«Its Causes, Course and Consequences A thesis submitted in partial fulfilment of the requirements for the Degree of Master of Arts in History in the ...»
to be found, and it was hoped that an attack here would cause a diversion and prevent the rebels from using their combined might at Saparua • This seems rather strange, since Saparua was in the hands of the rebels and at that time the government forces were not launching an attack on that town.
It is, however, certain that an attack on Hatawano had been planned.
Fire was opened with the ships' guns but little
damage was done since the projectiles went right through the bamboo houses, merely tearing a hole in the woven bamboo walls. It was decided that this was a waste of powder and shot. Only sporadic rounds were fired after that, just enough to keep the rebels apprehensive. The rebels remained defiant and calls ca..-ne from the beach to I:Come on Hollanders and Ambonese burgers, come ashore to take what we have for you and bring your Captain to take the place of Major Beetjes u62.
The Commander of the flotilla now attempted negotiations. The white flag was hoisted on all ships and a barge
beach, tied to a white flag. Free conduct was offered to a delegation of the villages. That night the ships were hailed from the shore and an extension of time was requested; the letter could not be answered until Monday as the Proclamation would be read from the pUlpit in all churches on the Sunday.
flag was left on the beach. It contained a request for the captain to come ashore as the villagers had no boats to come to the ships. Lieutenant Ellinghuizen together with Lieutenant Christiaansen, who was a retired pilot and spoke Malay fluentlYr went ashore. A table and some chairs were placed on the beach and the negotiations started. The village
Heads gave them the following list of grievances:
replied that they wanted two preachers from Batavia for their religious services.
This agreed to, it was decided that the white flags would be kept flying until their grievances had been brought to the notice of the Governor.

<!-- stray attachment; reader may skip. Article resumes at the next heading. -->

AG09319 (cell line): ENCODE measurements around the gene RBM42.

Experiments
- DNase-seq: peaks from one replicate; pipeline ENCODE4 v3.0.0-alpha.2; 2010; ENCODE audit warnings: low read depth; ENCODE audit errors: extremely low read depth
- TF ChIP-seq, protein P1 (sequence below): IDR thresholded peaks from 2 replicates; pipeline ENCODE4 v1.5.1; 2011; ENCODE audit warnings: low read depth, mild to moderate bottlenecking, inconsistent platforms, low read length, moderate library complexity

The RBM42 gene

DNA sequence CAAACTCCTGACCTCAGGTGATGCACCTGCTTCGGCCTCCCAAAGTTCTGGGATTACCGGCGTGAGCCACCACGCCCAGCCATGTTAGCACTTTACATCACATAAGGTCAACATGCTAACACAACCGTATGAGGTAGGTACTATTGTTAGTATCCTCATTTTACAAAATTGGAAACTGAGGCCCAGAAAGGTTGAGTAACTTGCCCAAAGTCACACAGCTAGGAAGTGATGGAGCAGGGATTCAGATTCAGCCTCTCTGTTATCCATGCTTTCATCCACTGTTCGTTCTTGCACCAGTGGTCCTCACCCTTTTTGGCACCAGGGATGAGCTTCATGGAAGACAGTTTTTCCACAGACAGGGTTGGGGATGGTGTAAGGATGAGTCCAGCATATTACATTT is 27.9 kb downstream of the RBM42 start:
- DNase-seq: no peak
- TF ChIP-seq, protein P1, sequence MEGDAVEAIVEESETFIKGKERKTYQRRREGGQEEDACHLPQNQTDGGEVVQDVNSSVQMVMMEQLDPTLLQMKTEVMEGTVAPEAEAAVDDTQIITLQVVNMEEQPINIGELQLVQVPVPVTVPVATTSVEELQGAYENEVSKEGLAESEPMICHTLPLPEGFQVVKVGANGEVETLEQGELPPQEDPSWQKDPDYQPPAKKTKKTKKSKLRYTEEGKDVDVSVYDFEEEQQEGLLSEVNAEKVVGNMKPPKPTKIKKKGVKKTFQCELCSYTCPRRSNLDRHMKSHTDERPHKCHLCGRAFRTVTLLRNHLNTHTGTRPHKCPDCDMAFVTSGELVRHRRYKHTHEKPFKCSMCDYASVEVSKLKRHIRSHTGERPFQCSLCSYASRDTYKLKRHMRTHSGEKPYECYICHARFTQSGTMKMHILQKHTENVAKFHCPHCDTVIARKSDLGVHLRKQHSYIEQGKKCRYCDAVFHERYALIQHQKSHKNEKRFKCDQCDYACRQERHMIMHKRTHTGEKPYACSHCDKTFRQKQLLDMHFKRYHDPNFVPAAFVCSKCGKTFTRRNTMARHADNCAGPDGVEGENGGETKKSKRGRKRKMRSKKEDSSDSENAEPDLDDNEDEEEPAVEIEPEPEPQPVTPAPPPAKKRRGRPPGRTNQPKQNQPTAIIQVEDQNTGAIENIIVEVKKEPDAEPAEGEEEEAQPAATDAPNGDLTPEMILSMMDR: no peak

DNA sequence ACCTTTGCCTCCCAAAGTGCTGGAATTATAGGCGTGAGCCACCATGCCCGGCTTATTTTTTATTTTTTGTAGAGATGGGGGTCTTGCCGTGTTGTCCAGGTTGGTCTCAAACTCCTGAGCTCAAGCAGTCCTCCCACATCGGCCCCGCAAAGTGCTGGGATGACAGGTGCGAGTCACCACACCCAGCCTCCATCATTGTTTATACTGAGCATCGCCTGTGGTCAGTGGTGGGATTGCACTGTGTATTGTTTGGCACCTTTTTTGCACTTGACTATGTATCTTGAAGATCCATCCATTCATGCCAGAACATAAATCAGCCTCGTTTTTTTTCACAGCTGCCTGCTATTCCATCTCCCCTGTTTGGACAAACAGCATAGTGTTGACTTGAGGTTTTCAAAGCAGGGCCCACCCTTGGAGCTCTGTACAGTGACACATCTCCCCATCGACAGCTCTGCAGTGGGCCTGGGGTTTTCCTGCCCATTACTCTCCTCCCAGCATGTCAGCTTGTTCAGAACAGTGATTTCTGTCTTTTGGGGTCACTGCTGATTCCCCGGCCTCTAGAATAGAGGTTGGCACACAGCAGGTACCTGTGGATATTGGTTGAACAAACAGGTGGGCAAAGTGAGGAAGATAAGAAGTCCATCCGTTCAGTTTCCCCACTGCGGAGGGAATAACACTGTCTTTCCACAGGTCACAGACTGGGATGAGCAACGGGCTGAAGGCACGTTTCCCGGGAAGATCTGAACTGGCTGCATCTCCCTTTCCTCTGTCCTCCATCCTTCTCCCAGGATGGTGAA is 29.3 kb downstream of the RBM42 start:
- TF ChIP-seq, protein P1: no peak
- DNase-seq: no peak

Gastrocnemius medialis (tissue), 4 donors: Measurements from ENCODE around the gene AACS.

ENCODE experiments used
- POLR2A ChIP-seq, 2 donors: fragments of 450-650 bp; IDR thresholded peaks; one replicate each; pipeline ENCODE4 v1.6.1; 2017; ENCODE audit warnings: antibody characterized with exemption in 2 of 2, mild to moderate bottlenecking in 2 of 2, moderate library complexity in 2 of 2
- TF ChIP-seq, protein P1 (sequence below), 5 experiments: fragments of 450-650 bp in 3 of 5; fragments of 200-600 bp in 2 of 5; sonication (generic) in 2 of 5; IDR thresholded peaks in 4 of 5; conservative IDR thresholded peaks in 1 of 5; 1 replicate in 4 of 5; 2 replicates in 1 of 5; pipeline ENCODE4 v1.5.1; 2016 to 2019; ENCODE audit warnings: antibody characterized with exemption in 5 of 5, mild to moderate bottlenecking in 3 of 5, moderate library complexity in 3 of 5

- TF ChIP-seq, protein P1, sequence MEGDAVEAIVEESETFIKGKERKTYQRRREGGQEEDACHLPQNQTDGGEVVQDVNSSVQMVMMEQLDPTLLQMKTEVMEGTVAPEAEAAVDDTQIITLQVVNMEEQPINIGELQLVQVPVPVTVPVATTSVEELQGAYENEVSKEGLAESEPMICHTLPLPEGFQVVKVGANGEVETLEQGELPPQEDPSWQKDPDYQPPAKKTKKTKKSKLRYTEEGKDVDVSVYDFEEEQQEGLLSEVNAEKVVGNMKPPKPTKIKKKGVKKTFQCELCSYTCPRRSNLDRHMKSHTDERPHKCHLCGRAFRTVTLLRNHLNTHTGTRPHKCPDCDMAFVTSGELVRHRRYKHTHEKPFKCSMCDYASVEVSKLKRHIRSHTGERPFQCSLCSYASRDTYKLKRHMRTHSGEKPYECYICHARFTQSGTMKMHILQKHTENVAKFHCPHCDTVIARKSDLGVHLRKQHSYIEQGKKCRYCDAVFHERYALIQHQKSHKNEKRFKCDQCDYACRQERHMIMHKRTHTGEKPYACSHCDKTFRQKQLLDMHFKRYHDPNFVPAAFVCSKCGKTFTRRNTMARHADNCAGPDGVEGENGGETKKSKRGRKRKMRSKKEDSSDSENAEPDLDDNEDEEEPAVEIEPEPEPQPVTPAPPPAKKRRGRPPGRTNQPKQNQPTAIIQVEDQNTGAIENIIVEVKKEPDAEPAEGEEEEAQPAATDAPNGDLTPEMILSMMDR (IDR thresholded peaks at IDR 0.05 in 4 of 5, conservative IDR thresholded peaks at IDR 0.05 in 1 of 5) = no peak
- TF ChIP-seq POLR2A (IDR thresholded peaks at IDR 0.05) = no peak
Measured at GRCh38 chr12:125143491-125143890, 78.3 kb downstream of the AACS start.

Later that morning a request came from the five negories to send Christiaansen to Saparua to negotiate with Matulesia. Christiaansen was willing to go and departed that afternoon for the west coast of the island, travelling overland to Saparua. From there a letter arrived, signed by the rebels and Christiaansen, saying that the people were strongly inclined to make peace and that the next day an
impatient, wrote a number of letters to the Commandant who was stalling for time, but, at the rebels' renewed request, he sent Ensign Feldman to Saparua to negotiate with the leaders of the revolt.
On the 18th, realising that he could stall no more, the Commander sent a letter to the rebels indicating that he would come ashore to negotiate and that he would expect Lt. Christiaansen and Ensign Feldman to be there.
met by an estimated six hundred armed rebels, led by Matulesia. At Matulesia's command they all aimed their weapons at Feldman while he was being interrogated by him.
Several times Matulesia jumped up and ran his sword across Feldman's neck, asking him if he should kill him. He then had Feldman tied to the tail of his (Matulesia's) horse and rode to his mother's house, about one hour's distance from Saparua. The old women looked at Feldman pityingly but did not speak. When asked about his parents, Feldman mentioned that his father was a Minister of the Church and then his treatment improved. The rebels told him that they would like his father to come to Saparua as their Resident and he
Hatawano after promising Matulesia to pass his requests on to the Commander to send him a black silken waistcoat and some gunpowder • Feldman came back on board the "Reygersbergen" in the morning of the 19th, but Christiaansen, who according to Feldman had had a very bad time of it, was not allowed to 65 Ver Huell Vol. I pp. 181-188.
return to the ship by the villagers and was kept on the beach.
ashore to negotiate. Seeing that he knew what had happened to his envoys, Groot's conduct seems strange. Perhaps i t was a case of not wanting to leave Christiaansen to his, perhaps he genuinely thought that this latest display of dare-devilry would achieve results.
The village-heads were dressed in their best black frock coats and received the delegation with all signs of respect. When asked by Groot why they waged war against the government they replied it was because of religion.